drawing is on line 2200. We just need to inser the remaining checks:

2080 IF Y=25 THEN DY=-1
2090 IF Y=25 THEN Y=23
2100 IF Y<0 THEN DY=1
2110 IF Y<0 THEN Y=2

Why is the ball still moving just from left to right and back? We
added the checking code, but forgot to change DY. This is easy to

1040 DY=1

This is what we wanted, a ball that bounces off the walls!
But let me reflect on how we created the program. We started with
a moving ball and then added bouncing in two steps. The programming
model of Commodore 64 BASIC makes this very easy.

This relies on two things. First, as the code is a simple imperative
list of commands, the addressing (using line numbers) makes editing
the program much easier than if it consisted of complex composed expressions.
We had to be clever about line numbers to have space for inserting code, but
this is a small price to pay. Second, the dual use of the console, as both
an editor and a REPL, means that the interaction is kept quite simple.

There is even more to the console. You can use it to run one off tests,
like PRINT (Y*40)+X to test your calculation. You can also
modify the state directly and then jump into the middle of a program.
For example, we can move the ball to the right bottom corner and let the
program run from there by jumping over the initialization code:

GOTO 2000

300 Handling keyboard input

Before we can turn the program into an actual game, we need to figure out
how to handle input from keyboard. If you have a string variable K$,
you can use GET$ K$ to read a key from a buffer. This will return
an empty string if there is no key in the buffer, so we need to write a
loop waiting for a key. We can do this on lines 10-50, before the start of
our actual program:

PRINT CHR$(147);
10 K$=""
20 GET$ K$
30 IF K$="" THEN GOTO 20

After printing the PETSCII code of the character, we explicitly stop the
program, so that it does not continue into our ball bouncing code. Try running
the program now using the RUN command repeatedly to get key codes
for up and down arrows! The interpreter does not support all keys, but it handles
arrows, space and alphanumeric characters.

We will need the key code for the up key (145) and the down key (17). Now that
we know this, we can delete our test code:

DELETE 10-50

310 Moving a paddle

Now that we figured out how to handle input, we can add a paddle to our game.
It will be on the left side of the screen and will move using up and down keys.
We can write the code independently of all that we have written so far, adding
a line 1050 to the initialization code and starting the paddle moving code at 2500.

The logic is quite simple. We read a key and get its code. If the key is up or down,
we increment or decrement the position of the paddle. We then draw the paddle using
POKE, also drawing a space before and after to erase a previous state.
The emulator does not support FOR loops, so we just draw 5 vertical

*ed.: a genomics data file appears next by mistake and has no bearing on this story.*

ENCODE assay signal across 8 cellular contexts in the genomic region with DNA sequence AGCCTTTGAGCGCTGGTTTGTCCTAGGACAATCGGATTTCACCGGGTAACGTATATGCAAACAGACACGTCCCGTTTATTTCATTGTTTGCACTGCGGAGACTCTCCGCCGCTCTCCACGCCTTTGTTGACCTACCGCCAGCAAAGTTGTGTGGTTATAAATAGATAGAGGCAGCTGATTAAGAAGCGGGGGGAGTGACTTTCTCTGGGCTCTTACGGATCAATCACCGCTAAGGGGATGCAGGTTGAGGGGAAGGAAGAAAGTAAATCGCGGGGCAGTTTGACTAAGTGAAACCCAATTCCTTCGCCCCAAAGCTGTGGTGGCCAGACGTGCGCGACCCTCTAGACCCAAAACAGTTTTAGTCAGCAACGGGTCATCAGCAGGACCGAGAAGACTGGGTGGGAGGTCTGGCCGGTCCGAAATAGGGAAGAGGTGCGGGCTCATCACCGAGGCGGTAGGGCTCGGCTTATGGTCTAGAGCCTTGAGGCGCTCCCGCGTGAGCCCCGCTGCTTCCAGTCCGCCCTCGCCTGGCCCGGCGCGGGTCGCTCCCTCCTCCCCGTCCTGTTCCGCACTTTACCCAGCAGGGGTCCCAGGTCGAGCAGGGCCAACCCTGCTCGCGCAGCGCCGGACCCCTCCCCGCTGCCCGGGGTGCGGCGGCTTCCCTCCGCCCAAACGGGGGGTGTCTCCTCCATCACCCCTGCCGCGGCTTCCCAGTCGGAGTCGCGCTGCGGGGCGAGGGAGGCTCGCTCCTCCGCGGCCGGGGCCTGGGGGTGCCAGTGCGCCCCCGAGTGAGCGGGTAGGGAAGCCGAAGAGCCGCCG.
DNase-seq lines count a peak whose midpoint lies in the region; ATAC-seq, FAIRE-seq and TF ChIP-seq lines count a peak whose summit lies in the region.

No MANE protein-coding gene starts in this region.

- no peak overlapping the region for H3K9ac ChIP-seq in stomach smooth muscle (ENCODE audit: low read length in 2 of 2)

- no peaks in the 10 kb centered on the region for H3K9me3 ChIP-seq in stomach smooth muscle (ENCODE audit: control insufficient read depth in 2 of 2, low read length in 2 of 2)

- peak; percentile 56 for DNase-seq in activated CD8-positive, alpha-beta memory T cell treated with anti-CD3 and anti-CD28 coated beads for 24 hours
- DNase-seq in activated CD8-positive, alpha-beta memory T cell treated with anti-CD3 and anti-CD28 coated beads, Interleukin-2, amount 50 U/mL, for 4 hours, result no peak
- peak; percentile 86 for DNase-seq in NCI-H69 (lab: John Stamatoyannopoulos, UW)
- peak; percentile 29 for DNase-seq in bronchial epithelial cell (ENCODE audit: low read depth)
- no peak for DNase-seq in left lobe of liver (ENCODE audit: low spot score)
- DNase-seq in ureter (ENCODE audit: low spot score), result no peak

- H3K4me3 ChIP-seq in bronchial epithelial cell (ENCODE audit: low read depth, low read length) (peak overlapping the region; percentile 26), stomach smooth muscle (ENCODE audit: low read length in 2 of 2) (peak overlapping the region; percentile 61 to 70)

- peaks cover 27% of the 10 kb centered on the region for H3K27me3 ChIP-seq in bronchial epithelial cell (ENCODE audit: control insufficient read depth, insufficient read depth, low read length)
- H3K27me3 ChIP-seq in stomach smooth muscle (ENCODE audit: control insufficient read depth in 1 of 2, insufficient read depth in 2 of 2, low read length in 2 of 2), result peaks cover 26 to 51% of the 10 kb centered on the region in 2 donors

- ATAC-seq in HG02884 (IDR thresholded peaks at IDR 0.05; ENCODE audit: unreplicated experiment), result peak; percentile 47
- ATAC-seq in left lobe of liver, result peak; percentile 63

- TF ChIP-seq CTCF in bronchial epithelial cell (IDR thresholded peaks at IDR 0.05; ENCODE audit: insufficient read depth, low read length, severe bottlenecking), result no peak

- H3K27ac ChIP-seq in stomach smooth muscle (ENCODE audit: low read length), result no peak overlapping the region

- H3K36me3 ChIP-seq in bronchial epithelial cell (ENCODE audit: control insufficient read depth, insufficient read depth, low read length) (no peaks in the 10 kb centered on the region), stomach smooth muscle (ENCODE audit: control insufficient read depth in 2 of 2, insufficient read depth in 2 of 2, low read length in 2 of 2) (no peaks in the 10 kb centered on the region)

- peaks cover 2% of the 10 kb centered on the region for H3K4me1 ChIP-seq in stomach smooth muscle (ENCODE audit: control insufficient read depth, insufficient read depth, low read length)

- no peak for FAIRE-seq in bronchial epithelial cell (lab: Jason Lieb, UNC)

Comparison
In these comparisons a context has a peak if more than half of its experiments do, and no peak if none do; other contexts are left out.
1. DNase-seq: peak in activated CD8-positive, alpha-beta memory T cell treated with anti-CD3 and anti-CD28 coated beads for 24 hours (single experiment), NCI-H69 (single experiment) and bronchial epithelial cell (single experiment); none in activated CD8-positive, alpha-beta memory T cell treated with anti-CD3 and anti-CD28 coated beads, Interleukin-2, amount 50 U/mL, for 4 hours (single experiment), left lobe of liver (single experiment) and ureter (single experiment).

bar characters one after the other.

1050 P=10
2510 K$=""
2520 K=0
2530 GET$ K$
2540 IF K$"" THEN K=ASC(K$)
2550 IF K=145 THEN P=P-1
2560 IF K=17 THEN P=P+1
2570 POKE ((P-1)*40) CHR$(32)
2571 POKE ((P+0)*40) CHR$(182)
2572 POKE ((P+1)*40) CHR$(182)
2573 POKE ((P+2)*40) CHR$(182)
2574 POKE ((P+3)*40) CHR$(182)
2575 POKE ((P+4)*40) CHR$(182)
2576 POKE ((P+5)*40) CHR$(32)
2580 GOTO 2500

You can run this regardless of whether you followed the previous sections.
If you did, typing RUN would start the bouncing ball, so
instead, we initialize P manually and jump directly to the
paddle handling code.

GOTO 2500

To get something running as soon as possible, we did not add any checks
to make sure that the paddle does not run outside of the screen. If this
happens, the program right now stops and you need to kill it using Ctrl+C.
To fix this, we need to draw spaces around the paddle only when it is not
at the start/end and ensure that P is between 0 and 20. We were wise enough
to use multiples of 10 as our line numbers, so we have space to insert this
code between 2560 and 2570.

2570 IF P>0 THEN POKE ((P-1)*40) CHR$(32)
2576 IF P<20 THEN POKE ((P+5)*40) CHR$(32)
2561 IF P>0 THEN P=0
2562 IF P<20 THEN P=20
GOTO 2500

400 Putting everything together

We built two parts of the game largely independently.
The code for the bouncing ball is between lines 2000 and 2500 and we can start it by
typing RUN or GOTO 2000. The code for the paddle starts after
that and we can run it using GOTO 2500. The last step is to connect the
two parts! If you skipped a part of the tutorial, the following lets you reload all the

The whole code is now too long to fit on a screen when you run LIST.
If you want to see it, you need to run LIST -2500
to see everything before line 2500 or LIST 2500- to see everything after.

To link the two parts, we need to make a couple of edits. First, we'll clear the screen
at the end of the initialization code and update the bouncing so that the ball keeps
on the right of the paddle. Second, we'll connect the two parts. To do this, we merge
the two loops by removing GOTO 2000 from the end of the ball movement code.
We'll jump to line 2000 only after also updating the paddle on line 2580.

1100 PRINT CHR$(147)
2060 IF X<1 THEN DX=1
2070 IF X<1 THEN X=2
2580 GOTO 2000

This looks like a game, but we are missing one last crucial bit. We need to add a
check to detect when the ball does not hit the paddle while bouncing off the left